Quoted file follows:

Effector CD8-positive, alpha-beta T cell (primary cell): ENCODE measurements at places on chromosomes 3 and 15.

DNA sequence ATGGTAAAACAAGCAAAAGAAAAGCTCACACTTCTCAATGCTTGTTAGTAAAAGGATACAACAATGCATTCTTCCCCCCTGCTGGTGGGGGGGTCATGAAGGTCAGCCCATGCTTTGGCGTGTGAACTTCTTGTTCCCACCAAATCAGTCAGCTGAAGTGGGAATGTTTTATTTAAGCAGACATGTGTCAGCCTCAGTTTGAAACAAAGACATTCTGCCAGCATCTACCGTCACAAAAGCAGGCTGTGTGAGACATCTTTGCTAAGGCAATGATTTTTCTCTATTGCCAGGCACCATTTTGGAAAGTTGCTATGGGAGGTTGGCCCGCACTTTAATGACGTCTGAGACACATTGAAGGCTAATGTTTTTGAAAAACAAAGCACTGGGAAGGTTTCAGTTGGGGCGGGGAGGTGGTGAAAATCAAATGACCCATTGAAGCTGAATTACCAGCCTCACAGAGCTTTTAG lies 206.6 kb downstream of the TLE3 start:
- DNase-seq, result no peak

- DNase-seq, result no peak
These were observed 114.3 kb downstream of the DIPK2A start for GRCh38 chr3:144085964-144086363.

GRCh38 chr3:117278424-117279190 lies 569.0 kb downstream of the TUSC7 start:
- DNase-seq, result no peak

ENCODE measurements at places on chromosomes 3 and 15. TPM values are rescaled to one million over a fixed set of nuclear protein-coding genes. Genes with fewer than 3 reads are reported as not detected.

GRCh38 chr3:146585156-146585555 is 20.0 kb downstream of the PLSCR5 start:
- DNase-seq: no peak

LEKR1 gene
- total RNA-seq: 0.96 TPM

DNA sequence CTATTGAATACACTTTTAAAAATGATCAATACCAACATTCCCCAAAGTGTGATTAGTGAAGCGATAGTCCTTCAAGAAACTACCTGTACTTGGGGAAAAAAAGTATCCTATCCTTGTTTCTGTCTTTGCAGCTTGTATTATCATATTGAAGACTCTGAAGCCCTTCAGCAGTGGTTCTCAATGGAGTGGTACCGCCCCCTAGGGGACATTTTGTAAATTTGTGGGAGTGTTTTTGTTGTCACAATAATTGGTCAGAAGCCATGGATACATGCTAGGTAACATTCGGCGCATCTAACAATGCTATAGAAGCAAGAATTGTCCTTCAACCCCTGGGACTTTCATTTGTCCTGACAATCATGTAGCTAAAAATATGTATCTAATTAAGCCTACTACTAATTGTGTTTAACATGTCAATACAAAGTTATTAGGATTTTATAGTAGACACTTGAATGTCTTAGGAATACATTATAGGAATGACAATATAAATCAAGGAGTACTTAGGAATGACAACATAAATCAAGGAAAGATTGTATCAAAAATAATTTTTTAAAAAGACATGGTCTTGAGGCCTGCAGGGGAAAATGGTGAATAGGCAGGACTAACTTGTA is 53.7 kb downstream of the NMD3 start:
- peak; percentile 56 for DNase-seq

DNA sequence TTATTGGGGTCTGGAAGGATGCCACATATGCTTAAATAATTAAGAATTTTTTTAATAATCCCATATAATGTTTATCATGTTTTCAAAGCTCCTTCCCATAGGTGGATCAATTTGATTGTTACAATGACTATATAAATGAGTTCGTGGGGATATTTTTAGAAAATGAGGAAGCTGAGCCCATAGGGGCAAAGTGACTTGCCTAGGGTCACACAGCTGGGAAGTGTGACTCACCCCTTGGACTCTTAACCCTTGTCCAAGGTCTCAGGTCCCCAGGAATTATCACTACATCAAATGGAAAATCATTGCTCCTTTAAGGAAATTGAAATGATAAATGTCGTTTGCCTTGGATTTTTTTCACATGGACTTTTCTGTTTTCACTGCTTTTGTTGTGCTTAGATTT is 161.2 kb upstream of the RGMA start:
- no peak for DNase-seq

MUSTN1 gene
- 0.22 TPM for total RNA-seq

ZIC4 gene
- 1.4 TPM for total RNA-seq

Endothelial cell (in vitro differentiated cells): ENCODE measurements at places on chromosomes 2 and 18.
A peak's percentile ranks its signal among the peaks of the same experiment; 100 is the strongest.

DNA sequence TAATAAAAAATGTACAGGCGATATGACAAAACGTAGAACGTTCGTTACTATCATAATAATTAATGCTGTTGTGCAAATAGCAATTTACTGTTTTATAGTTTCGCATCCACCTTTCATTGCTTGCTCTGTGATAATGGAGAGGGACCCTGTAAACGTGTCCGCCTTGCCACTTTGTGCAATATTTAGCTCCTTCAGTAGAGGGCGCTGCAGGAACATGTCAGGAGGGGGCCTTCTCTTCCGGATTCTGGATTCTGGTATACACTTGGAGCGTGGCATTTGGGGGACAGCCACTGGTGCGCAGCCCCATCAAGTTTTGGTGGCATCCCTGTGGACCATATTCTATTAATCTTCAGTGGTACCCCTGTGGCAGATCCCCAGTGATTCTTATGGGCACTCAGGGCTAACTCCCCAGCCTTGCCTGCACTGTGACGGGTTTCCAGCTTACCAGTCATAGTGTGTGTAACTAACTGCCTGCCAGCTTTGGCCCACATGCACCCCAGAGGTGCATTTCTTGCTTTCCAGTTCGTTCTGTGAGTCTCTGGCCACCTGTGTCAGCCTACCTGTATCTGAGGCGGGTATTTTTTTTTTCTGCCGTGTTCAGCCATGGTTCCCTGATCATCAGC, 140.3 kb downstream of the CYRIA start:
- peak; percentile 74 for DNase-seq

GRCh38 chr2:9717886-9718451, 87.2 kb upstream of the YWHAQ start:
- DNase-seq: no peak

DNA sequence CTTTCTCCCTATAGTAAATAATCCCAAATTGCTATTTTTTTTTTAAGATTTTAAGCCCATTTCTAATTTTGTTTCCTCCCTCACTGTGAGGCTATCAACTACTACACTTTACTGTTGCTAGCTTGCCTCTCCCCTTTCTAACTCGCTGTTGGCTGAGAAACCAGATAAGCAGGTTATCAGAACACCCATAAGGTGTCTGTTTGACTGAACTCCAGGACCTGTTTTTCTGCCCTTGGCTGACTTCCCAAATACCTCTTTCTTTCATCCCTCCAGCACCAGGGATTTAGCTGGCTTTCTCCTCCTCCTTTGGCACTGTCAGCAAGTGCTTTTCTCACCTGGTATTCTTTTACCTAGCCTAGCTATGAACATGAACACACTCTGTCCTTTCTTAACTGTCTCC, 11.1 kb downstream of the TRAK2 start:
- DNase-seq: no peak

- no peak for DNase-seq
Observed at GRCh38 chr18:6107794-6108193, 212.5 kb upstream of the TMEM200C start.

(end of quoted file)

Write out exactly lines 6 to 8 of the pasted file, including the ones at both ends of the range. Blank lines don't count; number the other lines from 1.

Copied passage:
GRCh38 chr3:117278424-117279190 lies 569.0 kb downstream of the TUSC7 start:
- DNase-seq, result no peak

ENCODE measurements at places on chromosomes 3 and 15. TPM values are rescaled to one million over a fixed set of nuclear protein-coding genes. Genes with fewer than 3 reads are reported as not detected.